Travelling means finding new experiences. It means finding new perspectives. It means finding new adventures. It means finding memories and creating lasting impressions. It means finding connections and building relationships across cultures. It means finding more about oneself. Because in travelling, you take pieces of yourself to foreign places where you meet other people who have also brought pieces of themselves. Travelling offers us a chance to start all over again with others without preconceived notions of who we are or who they are. Doyin says, “travelling makes you a new person,” and I could not agree more.

PS: You can watch my travel highlights on my Instagram, or read my interview with Akwasi Mclaren about the Escape 3 Points story on Creatives Around Us.

Gratitude Corner

Gratitude Corner – I am grateful for the joy of being a beginner

I am grateful for writers like Brene Brown, who are able to share meaning with us through their writings.

“…this is what I’ve found. To let ourselves be seen, deeply seen, VULNERABLY seen. To love with our whole hearts, even though there’s no guarantee, and that’s hard. To practice gratitude and joy in those moments of terror, when we are wondering ‘Can I love you this much? Can I believe in this, this passionately? Can I be this fierce about this?’ Just to be able to stop, instead of catastrophizing what might happen, to say, “I’m just so grateful,” because to feel this vulnerable means I’m alive.”

Brene Brown on The Power of Vulnerability

The following are what fills my heart with so much warmth today – going on today’s run and my soul sister, Sheila Adufutse.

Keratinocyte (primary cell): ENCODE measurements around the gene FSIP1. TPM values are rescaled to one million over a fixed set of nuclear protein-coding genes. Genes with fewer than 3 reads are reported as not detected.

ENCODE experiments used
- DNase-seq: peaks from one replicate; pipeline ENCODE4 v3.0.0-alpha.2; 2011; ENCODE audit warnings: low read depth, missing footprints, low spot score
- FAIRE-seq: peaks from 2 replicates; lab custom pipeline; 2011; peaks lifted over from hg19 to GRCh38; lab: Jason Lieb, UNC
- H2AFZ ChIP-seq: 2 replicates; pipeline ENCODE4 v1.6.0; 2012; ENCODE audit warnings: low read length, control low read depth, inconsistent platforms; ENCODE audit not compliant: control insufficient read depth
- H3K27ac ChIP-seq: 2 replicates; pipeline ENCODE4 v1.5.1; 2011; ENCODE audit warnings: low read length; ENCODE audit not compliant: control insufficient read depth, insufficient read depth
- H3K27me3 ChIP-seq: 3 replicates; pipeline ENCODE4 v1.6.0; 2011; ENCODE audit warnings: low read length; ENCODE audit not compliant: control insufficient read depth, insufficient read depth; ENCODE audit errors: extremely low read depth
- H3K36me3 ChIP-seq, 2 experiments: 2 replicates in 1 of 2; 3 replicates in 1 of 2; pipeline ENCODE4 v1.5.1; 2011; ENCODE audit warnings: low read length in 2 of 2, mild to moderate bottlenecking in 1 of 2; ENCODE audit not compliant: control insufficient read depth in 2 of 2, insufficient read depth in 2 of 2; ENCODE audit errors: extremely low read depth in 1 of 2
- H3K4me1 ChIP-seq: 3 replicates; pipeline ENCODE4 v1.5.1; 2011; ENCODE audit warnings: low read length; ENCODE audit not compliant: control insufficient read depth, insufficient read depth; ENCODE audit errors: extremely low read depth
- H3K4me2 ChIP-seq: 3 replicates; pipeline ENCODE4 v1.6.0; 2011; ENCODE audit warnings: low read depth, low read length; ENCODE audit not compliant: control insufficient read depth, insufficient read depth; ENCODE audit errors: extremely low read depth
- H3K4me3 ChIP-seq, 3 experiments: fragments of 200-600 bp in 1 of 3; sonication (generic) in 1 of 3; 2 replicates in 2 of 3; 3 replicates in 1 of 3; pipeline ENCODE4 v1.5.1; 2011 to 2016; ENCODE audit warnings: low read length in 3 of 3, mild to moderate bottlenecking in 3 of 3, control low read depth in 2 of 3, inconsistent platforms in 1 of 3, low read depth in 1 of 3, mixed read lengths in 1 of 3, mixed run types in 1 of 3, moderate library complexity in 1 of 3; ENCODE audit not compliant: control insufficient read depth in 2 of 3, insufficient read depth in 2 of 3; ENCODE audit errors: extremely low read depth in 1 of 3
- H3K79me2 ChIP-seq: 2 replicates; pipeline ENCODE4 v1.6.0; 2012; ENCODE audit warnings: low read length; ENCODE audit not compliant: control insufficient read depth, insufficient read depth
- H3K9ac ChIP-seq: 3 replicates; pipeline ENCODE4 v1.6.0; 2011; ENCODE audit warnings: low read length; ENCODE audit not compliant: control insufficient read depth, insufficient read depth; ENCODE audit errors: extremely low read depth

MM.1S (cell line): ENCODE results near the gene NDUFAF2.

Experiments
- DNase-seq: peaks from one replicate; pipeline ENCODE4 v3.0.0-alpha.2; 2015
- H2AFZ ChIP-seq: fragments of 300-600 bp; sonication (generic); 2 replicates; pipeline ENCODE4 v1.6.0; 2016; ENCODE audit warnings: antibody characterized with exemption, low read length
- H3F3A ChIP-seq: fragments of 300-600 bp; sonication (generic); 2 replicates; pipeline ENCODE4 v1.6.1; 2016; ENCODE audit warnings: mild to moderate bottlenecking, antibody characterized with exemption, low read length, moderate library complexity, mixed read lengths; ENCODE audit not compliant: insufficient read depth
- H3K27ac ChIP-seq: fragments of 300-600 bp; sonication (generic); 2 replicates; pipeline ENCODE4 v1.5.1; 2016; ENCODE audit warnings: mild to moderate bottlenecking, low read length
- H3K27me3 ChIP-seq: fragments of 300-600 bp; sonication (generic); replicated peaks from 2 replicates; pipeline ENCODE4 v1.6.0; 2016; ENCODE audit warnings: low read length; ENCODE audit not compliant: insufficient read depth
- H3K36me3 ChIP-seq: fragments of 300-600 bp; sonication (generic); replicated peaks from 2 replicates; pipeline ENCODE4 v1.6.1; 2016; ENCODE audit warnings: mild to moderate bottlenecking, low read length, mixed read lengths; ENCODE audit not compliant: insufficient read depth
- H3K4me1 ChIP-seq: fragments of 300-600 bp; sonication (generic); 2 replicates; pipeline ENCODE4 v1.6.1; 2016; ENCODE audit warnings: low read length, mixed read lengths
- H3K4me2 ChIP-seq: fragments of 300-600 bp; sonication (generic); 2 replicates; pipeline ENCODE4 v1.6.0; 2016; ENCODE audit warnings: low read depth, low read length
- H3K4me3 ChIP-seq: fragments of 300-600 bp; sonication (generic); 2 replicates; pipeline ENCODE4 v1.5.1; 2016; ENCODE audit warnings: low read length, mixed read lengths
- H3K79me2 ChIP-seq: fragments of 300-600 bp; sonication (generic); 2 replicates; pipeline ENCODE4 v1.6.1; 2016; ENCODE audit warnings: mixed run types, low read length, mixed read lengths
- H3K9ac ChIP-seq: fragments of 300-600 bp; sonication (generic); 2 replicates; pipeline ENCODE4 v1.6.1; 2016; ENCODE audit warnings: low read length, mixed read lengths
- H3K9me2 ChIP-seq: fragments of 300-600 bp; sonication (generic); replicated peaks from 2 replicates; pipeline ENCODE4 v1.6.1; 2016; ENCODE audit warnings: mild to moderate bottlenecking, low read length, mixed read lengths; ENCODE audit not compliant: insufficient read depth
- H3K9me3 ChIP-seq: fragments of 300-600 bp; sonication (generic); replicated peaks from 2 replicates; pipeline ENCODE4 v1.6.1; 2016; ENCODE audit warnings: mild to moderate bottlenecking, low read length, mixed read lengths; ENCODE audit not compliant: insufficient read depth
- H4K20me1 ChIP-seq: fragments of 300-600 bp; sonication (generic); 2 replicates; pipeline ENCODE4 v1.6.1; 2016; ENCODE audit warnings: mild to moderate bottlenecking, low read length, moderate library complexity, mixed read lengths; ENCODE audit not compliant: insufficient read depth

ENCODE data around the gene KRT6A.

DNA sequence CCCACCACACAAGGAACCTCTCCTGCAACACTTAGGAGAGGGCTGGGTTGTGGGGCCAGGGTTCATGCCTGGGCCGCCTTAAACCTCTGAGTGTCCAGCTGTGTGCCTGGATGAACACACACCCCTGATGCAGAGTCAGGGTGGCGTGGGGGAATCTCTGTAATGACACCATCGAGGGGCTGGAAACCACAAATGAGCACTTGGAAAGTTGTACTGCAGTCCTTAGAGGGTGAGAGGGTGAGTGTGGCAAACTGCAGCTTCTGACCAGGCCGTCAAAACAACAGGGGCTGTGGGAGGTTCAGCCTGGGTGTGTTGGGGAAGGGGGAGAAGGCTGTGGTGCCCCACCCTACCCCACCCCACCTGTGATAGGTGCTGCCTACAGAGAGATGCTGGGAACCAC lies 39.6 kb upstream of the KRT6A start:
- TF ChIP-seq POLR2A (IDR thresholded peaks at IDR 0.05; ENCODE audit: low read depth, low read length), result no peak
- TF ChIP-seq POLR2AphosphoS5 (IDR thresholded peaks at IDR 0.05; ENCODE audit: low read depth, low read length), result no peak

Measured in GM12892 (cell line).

Coach Bennett always says to look for joy in every run. 

Today, I went on a run with Nike Run Club Coach Bennett and Headspace co-founder Andy Puddicombe on the A Whole Run, and throughout the run, I kept thinking about this phrase – look for the joy in everything. Look for the lessons, look for the thrill, look for the excitement, look for the discovery.

I learn a lot from my runs. This particular one taught me that I am a new person every time I experience something again. It reinforced the topic of setting a new intention with any activity. Before this run, I had fought with my will to move my body to go for a run.

A photo I took of myself today before my run
A photo I took of myself today before my run

In the Gospel of Nature’s designers’ catch-up last Tuesday, I learned from Chine that I am anything I call myself. I don’t have to be a professional to call myself a designer. If I can use design tools to create a beautiful design, and I say I’m a designer, I am a designer. If I say I’m not, I’m not. 

When going for a run, I always tried to hit a better pace than the previous one. I had felt that this way, I could call myself a runner. 

But as I hit a new 1k on this run, I reminded myself to go slowly and not focus on the pace, but on my intention. I kept my body and mind in sync with the purpose I had set out for this run, urging my body forward and reminding myself that this run does not have to be perfect.

Today’s ‘A Whole Run’ with Coach Bennett and Andy Puddicombe

With every run, I learn the joy of being a beginner. I started running in 2020; I have gone on about 70 runs. On each run, I see how much of a beginner I am; this teaches me that any activity can come with many possibilities.

I am also grateful for Sheila Adufutse, my soul-sister. Today is her birthday. Sheila was the first person that taught me to slow down. We have never met because she is on the other side of my world. Sheila lives in Ghana while I am in Nigeria, but it feels like she is close to me. I am thankful for her friendship that keeps giving; hers is one that accepts me for who I am. Sheila shares opportunities and lessons with me and constantly teaches me that I am okay, I am doing well, and I am enough.

Sheila Adufutse